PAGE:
A Hero’s Counsel: Communist Climate Policy at the 1979 World Climate Conference

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Abstract Summary
The paper explores the intellectual and ideological underpinnings of Evgeny Konstantinovich Fedorov's pronouncements on the future of communist climate policies during his 1979 plenary at the World Climate Conference (Geneva). Fedorov (1910-81), a Hero of the Soviet Union and Stalin Prize winner, was a Russian geophysicist, polar explorer, academician and Director of the Soviet Hydrometeorological Service. He led the Soviet delegation at the Geneva conference during which he made a salient intervention in contrasting communist and free-market approaches to climate change policy. In his view, only socialist societies based on intrinsic human values could provide basis for a policy that protected human dignity, international peace and the environment. This position has origins in Fedorov’s 1972 Man and Nature, in which he presented a Marxist environmental perspective in agreement with the conclusions of the Club of Rome’s Limits to Growth. For his plenary at the Geneva World Climate Conference, Fedorov additionally drew on Ervin Laszlo's Goals for Mankind (prepared for the Club of Rome in 1977). Laszlo argued for ‘breaking of inner limits’ and for ‘a world Solidarity Revolution,’ which Fedorov thought was central to any criticism of the Western hypocrisy towards the environment and for his own – and the Soviet – politics of climate change. In bringing to light this critical, if ultimately misguided position, this paper hopes to contribute to a more granular history of the pre-1980s thinking about climate change and climate change policy that includes voices that so far have received less visibility among historians of science.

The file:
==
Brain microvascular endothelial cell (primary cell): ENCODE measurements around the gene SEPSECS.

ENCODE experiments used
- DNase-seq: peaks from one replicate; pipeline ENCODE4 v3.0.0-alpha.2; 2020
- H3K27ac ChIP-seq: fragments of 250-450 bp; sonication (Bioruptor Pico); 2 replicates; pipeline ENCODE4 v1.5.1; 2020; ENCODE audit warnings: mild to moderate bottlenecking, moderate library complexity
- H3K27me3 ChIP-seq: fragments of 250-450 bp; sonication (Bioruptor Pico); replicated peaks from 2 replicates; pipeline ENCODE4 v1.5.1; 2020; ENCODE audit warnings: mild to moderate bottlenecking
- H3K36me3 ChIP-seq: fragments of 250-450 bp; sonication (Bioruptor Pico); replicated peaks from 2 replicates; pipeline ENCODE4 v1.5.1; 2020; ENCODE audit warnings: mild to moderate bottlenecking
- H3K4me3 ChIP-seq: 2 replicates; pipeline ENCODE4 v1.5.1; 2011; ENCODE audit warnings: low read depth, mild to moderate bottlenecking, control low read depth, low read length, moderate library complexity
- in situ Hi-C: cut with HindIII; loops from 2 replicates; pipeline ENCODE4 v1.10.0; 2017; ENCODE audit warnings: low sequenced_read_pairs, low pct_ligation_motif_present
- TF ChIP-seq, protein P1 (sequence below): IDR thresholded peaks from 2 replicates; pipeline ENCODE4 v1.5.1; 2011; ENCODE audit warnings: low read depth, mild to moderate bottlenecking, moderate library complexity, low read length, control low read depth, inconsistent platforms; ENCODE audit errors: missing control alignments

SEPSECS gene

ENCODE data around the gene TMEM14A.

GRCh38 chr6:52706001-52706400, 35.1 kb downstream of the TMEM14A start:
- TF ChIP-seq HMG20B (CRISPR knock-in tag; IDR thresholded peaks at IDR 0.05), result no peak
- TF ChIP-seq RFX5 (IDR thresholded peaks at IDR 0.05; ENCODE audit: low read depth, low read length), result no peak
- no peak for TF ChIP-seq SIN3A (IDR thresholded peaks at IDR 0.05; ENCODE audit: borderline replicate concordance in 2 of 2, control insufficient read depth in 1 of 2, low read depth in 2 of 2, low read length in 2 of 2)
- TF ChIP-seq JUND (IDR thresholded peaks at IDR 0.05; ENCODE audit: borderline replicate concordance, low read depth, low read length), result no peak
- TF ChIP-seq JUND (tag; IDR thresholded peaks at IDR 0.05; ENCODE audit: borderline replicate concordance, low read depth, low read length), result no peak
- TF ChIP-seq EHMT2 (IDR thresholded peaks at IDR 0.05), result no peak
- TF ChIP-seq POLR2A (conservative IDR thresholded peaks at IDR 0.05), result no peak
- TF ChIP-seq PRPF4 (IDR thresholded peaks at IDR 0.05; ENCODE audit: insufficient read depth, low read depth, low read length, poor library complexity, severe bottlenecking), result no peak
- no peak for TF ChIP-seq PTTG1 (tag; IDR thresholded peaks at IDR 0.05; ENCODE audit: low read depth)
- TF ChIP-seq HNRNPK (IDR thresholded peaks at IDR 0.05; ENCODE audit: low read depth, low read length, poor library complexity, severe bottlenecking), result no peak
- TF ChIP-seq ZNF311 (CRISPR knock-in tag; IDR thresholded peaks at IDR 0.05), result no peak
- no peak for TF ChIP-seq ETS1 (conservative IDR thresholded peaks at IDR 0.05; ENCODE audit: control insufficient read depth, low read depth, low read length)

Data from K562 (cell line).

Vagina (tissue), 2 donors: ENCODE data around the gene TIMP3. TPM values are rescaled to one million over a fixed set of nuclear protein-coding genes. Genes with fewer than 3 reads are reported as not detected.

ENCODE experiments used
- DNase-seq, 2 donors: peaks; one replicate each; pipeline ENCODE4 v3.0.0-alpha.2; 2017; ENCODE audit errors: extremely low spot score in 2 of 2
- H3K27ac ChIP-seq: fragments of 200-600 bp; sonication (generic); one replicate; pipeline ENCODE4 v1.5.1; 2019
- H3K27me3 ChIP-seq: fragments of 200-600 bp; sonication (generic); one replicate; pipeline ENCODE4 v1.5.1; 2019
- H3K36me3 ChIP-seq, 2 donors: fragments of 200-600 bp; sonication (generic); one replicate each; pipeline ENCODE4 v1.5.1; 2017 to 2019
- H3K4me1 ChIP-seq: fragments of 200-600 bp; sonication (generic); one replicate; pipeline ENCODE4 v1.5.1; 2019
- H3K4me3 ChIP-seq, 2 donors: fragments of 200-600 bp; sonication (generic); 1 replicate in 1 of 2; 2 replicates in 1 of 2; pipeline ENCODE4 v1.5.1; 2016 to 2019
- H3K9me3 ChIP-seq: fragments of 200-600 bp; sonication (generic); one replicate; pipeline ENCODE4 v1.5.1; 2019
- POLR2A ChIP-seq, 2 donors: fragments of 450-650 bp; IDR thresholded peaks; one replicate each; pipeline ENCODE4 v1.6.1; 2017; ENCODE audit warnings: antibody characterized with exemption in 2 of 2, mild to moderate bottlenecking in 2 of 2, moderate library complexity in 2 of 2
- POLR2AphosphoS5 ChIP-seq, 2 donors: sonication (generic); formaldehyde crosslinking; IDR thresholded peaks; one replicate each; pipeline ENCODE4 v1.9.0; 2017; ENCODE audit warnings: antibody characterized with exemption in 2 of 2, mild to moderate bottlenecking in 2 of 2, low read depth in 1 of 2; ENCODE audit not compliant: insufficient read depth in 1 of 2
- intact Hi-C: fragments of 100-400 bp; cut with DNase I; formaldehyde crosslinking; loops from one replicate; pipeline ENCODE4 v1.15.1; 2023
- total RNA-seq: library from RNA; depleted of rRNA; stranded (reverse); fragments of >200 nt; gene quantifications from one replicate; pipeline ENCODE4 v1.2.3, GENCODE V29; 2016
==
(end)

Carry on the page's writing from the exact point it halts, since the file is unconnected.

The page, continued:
Abstract ID :
Submission Type
Organized Session
Abstract Topic
Earth and Environmental Sciences
Chronological Classification :
20th century, late
Self-Designated Keywords :
EK Fedorov, Climate Change, Soviet Union